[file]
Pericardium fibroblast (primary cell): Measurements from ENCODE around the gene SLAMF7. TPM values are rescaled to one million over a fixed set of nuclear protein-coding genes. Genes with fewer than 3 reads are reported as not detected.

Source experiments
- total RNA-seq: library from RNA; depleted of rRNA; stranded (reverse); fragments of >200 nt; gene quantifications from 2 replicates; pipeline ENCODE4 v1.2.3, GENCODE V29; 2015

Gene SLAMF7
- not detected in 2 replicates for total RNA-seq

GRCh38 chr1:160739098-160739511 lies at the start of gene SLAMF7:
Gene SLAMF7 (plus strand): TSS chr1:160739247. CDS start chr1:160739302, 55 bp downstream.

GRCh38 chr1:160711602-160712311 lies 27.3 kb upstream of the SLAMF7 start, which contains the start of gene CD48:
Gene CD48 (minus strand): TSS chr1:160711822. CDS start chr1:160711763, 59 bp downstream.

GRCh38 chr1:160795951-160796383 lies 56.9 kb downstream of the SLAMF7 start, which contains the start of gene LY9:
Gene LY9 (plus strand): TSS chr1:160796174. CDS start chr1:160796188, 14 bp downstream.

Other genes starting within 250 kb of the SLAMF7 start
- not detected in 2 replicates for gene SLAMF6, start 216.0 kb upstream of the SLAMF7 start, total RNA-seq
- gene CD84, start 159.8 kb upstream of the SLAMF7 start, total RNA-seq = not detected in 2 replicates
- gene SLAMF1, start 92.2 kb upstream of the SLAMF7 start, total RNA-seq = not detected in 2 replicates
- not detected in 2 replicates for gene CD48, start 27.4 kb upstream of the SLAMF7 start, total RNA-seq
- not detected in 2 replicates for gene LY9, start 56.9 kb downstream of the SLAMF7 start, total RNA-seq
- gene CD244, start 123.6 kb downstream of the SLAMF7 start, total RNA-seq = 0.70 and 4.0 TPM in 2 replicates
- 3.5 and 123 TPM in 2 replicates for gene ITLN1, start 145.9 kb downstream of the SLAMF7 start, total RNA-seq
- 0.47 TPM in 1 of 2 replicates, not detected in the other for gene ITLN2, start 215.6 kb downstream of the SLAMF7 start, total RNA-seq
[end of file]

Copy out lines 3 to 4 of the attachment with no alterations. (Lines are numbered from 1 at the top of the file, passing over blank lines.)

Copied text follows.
- total RNA-seq: library from RNA; depleted of rRNA; stranded (reverse); fragments of >200 nt; gene quantifications from 2 replicates; pipeline ENCODE4 v1.2.3, GENCODE V29; 2015

Gene SLAMF7